Repub rift deepens

 

Back when he was a Colorado congressman, we thought Republican Scott McInnis was pretty darned conservative. And he was. But it turns out he's still more moderate than the folks that are taking over his party. He recently said that, had he stayed in the race for Colorado's open U.S. Senate seat, he could have beat front-runner and Democrat Mark Udall. Despite his popularity on the state's Western Slope, however, he may not have been able to win the primary. He told the Colorado Independent:

 

"I would have beat Udall, that wasn’t the issue,” McInnis said. “Frankly I have more difficulties with the right wing of my party then I do with taking on a Democrat. Udall was not the biggest threat I faced in the election. My biggest threat was getting through the primary. Both parties have a pretty radical element to them.”

 

Whether he really could have beat Udall, who now has a double digit lead over his opponent Republican Bob Schaffer, is questionable. But McInnis's feelings about his party being invaded by right wing hardliners is widely shared; and its detrimental effects on the party are being felt most strongly in the West.

The question now: Will the disenfranchised moderate Republicans pull their party back to the center? Or will they start their own party?

Colorado's warring elephants
Ed Quillen
Ed Quillen
Oct 31, 2008 11:42 AM
The recent "Republican rift" in Colorado is quite a show. But it's been developing for quite a while. Go back to 2003, when Republican Gov. Bill Owens, along with most of the state's GOP establishment, supported Referendum A, a proposal to issue up to $2 billion in bonds to fund unspecified water projects.

It turned out to be unpopular all over the state, but it was especially unpopular on the Western Slope, the biggest part of the Third Congressional District that Scott McInnis represented in Congress. McInnis was the first prominent Republican to come out against it that fall. Not only was this a big break from the party line, it provided political cover for other Republicans -- county commissioners, state legislators, etc. -- to oppose it.

Referendum A went down by a 2-1 statewide vote, and did not get a majority in a single one of Colorado's 64 counties.

Now look at 2004. U.S. Sen. Ben Campbell of Colorado announces he will not seek re-election. Campbell had represented the Third Congressional District as a Democrat. He was elected to the Senate as a Democrat in 1992, changed parties in 1995. and re-elected as a Republican in 1998. McInnis seemed like the logical Republican candidate in 2004, especially since he had decided not to run for the House again in 2004.

But Colorado's GOP establishment, led by Gov. Owens, initially rallied around Bob Schaffer, who had served three terms in Congress. Then they recruited beer baron Pete Coors and switched their support to him. The speculation at the time was they thought Shaffer was too right-wing to win a statewide race, and Coors had a more moderate image.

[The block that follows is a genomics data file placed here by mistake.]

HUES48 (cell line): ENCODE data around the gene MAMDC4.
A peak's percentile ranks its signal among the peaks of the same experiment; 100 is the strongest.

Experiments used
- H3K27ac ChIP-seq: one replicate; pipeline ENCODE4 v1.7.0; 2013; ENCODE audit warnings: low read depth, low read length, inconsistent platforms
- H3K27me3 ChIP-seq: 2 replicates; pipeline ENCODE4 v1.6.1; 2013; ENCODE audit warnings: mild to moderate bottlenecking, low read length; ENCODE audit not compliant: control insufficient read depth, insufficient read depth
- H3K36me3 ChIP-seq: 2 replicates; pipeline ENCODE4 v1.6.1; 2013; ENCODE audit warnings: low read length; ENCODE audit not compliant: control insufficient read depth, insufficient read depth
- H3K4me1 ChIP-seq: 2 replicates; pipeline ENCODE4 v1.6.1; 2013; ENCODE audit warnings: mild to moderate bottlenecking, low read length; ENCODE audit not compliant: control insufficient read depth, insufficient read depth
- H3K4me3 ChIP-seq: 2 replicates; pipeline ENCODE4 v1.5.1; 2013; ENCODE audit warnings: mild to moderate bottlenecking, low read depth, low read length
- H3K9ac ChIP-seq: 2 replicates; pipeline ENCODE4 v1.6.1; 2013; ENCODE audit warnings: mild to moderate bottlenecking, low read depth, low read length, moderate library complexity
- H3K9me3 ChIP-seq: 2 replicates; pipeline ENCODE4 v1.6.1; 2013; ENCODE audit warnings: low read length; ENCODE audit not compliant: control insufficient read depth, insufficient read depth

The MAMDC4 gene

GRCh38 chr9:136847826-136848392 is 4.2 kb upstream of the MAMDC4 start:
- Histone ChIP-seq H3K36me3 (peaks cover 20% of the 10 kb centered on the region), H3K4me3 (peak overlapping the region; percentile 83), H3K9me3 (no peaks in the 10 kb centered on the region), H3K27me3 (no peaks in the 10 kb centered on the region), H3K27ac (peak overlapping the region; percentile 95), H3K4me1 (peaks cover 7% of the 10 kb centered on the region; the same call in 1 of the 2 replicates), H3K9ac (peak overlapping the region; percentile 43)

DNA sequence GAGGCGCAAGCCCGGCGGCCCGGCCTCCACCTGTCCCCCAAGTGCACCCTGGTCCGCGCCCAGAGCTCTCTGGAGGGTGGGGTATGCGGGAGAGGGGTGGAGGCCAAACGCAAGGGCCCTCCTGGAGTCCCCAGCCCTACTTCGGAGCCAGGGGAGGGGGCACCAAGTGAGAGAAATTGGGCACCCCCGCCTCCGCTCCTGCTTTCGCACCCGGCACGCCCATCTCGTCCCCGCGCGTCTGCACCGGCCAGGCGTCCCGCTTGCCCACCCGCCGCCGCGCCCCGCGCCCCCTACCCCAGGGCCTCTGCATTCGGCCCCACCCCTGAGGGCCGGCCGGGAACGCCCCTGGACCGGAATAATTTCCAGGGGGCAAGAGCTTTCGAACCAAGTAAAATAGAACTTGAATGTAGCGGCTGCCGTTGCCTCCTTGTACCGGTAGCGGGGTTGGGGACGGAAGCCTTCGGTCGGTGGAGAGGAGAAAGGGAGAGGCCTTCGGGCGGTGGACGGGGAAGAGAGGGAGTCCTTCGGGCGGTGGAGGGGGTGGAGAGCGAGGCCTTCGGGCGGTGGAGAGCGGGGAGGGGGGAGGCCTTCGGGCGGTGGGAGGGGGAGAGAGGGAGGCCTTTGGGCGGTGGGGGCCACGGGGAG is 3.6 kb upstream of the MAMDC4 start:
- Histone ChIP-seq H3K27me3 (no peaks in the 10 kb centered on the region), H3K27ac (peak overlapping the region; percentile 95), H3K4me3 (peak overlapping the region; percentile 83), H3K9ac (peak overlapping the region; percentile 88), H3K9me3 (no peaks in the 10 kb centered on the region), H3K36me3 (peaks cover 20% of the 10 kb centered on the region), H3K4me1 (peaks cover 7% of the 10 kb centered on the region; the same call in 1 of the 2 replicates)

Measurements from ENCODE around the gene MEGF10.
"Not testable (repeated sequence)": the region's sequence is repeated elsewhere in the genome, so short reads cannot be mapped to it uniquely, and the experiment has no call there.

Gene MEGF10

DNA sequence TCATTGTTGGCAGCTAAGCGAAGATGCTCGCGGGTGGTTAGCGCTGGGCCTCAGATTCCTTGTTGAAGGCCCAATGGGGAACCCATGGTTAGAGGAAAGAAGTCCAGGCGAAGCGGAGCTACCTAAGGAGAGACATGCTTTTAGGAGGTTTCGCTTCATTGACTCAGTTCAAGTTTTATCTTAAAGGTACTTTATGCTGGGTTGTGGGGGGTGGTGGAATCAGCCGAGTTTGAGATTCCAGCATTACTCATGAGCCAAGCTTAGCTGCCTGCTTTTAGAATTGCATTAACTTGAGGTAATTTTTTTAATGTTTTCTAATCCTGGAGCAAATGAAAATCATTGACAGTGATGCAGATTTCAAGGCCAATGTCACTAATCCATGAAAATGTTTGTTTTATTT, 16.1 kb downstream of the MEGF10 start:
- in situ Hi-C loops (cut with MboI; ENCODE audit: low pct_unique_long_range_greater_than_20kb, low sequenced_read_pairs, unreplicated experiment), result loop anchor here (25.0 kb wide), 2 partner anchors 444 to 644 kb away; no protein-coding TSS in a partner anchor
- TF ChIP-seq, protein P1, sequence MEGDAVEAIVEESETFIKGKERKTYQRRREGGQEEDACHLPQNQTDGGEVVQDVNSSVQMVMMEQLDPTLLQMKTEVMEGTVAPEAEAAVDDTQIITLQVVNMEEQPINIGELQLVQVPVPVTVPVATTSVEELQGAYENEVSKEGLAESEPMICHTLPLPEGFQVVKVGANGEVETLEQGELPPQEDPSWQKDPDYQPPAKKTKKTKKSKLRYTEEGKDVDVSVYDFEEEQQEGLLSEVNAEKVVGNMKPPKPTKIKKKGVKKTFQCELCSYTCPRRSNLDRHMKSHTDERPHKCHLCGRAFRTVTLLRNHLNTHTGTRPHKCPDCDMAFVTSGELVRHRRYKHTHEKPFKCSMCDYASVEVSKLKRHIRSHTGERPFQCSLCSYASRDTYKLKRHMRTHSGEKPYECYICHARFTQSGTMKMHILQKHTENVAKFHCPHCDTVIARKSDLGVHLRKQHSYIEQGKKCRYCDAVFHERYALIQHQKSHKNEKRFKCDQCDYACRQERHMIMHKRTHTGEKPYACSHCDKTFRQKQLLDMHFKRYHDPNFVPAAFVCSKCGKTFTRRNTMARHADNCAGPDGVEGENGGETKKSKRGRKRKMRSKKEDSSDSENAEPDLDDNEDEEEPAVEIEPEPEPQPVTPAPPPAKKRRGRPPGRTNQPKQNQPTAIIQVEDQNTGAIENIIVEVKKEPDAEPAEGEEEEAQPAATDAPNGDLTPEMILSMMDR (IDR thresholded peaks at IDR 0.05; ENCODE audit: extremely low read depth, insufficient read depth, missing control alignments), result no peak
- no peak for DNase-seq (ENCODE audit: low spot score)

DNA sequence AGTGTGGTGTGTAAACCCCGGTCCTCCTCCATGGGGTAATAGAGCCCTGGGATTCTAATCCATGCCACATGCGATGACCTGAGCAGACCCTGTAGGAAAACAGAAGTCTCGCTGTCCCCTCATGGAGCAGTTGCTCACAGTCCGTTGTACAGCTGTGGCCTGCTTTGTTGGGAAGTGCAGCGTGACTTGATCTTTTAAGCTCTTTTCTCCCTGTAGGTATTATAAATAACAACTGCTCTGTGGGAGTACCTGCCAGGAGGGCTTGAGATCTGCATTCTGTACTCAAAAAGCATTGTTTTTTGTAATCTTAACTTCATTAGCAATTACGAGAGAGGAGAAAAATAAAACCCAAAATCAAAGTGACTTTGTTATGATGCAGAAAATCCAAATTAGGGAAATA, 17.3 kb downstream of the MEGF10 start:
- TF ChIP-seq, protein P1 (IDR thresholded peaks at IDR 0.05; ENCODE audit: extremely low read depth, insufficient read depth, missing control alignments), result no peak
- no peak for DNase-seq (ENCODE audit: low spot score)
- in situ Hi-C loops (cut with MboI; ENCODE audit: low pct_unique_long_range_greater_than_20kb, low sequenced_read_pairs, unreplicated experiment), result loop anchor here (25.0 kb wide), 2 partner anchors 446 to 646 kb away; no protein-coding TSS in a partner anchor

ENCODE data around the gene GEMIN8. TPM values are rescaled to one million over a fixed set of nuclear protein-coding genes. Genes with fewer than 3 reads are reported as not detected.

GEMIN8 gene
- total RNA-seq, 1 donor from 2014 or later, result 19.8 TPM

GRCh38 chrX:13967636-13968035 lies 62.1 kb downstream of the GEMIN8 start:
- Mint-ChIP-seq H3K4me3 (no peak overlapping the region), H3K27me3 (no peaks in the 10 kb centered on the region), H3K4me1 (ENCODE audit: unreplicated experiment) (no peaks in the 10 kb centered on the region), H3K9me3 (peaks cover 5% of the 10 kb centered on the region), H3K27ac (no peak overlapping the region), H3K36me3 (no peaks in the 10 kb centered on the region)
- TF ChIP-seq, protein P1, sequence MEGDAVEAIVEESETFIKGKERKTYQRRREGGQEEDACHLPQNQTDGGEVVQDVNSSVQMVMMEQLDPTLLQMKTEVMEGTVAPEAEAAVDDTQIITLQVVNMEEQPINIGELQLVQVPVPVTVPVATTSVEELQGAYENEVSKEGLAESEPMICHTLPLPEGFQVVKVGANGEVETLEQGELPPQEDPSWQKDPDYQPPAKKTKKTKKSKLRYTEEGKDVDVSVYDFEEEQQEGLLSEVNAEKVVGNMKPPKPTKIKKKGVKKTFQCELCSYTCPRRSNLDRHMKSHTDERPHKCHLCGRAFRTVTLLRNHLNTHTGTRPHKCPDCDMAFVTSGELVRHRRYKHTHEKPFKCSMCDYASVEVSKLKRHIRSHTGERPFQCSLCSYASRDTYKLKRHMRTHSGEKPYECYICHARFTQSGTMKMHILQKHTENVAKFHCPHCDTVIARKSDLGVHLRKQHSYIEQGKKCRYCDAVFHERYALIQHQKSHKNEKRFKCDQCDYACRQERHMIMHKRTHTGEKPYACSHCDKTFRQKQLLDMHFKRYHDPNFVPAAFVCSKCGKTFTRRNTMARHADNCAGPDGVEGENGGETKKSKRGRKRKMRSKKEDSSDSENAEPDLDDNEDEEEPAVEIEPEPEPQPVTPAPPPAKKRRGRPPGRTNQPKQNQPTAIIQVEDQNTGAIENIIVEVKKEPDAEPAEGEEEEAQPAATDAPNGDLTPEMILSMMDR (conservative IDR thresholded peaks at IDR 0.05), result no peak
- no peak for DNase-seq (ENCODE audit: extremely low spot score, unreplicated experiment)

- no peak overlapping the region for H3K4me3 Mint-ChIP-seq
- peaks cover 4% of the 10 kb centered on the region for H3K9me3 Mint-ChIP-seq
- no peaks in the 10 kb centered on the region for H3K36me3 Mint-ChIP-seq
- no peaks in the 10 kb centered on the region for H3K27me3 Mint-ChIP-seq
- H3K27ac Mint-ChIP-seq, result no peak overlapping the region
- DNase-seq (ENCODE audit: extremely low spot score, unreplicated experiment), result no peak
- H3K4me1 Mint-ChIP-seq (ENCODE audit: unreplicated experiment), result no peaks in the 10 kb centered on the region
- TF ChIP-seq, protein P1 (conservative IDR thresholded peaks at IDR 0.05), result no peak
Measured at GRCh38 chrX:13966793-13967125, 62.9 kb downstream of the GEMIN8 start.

Coors won the primary, but lost the general election to Democrat Ken Salazar, who had been Colorado's attorney general. His brother John, another Democrat, replaced McInnis in Congress -- in part by tying his Republican opponent, Greg Walcher, to the unpopular Referendum A.

Now, if Schaffer was deemed too right-wing to win statewide office in 2004 -- a decent Republican year in Colorado with George Bush carrying the state easily -- then why did the Colorado GOP see him as a viable candidate in 2008, a hard year for Republicans?

According to McInnis in his recent statements, it's because the national GOP wanted Schaffer, and so McInnis declined to run for U.S. Senate. He'd have had to fight a nasty primary against Schaffer (a Referendum A supporter). But if he'd won that, he says he could have beaten Democrat Mark Udall (opposed Referendum A).

Could McInnis have beaten Udall in the general election? Udall has run a rather lackluster campaign, perhaps because he remembers an adage attributed to Napoleon: Don't interfere when your enemy is in the process of destroying himself.

I used to live in McInnis's congressional district (I haven't moved, but the boundaries have), and I voted for him a time or two. He's conservative, to be sure, but he tends to his constituents -- and he bucked his party's establishment to stand up for rural Colorado on Referendum A.

McInnis generally struck me as a pragmatist in action, no matter how hard-core his rhetoric at times, and he had a fine sense of humor. Once I wrote in a Denver Post column that in the Third District, you were more likely to see a UFO than your Congressman, and a couple of days later, he was on my doorstep announcing "Guess who just came all the way from Mars to see you."

So I'm pretty sure that McInnis would have done better than Schaffer running against Udall, maybe even enough better to win.

As to whether the pragmatic Republicans will regain some influence in a party now run by zealot Republicans, or find themselves so unwelcome that they'll start a new party -- well, I used to be a Republican, and even though I support things like gun rights and school vouchers, I've always felt welcome at Democratic gatherings. I think they will, too.